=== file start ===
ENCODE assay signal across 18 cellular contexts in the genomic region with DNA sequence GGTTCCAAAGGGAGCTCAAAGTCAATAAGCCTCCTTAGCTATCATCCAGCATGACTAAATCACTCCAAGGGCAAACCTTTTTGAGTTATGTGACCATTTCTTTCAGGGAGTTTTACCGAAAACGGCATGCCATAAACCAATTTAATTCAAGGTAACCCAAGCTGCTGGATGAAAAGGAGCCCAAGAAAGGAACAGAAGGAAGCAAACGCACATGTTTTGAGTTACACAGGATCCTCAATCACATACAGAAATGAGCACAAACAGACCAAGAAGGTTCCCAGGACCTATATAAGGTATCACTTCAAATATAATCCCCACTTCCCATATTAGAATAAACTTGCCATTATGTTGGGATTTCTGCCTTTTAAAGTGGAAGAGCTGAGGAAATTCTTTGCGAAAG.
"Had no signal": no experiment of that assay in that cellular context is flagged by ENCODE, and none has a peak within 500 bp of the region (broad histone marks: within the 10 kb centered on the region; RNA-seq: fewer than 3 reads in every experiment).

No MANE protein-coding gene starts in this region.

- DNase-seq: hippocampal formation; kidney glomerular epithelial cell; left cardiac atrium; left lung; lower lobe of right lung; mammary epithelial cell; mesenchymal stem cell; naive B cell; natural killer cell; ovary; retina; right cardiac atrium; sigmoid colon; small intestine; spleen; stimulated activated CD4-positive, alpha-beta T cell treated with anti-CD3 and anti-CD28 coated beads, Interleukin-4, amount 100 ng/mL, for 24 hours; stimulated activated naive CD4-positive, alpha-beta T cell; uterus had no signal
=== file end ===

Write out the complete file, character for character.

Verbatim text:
ENCODE assay signal across 18 cellular contexts in the genomic region with DNA sequence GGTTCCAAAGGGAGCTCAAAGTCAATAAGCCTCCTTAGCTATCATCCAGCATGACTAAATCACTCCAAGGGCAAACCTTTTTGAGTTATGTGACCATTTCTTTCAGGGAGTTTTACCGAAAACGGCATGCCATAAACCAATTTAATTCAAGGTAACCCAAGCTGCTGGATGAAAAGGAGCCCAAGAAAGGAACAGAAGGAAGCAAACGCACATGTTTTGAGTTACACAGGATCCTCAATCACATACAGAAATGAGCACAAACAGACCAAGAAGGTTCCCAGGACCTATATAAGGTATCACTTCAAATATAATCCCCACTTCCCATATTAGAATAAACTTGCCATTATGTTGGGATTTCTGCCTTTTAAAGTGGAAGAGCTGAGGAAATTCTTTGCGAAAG.
"Had no signal": no experiment of that assay in that cellular context is flagged by ENCODE, and none has a peak within 500 bp of the region (broad histone marks: within the 10 kb centered on the region; RNA-seq: fewer than 3 reads in every experiment).

No MANE protein-coding gene starts in this region.

- DNase-seq: hippocampal formation; kidney glomerular epithelial cell; left cardiac atrium; left lung; lower lobe of right lung; mammary epithelial cell; mesenchymal stem cell; naive B cell; natural killer cell; ovary; retina; right cardiac atrium; sigmoid colon; small intestine; spleen; stimulated activated CD4-positive, alpha-beta T cell treated with anti-CD3 and anti-CD28 coated beads, Interleukin-4, amount 100 ng/mL, for 24 hours; stimulated activated naive CD4-positive, alpha-beta T cell; uterus had no signal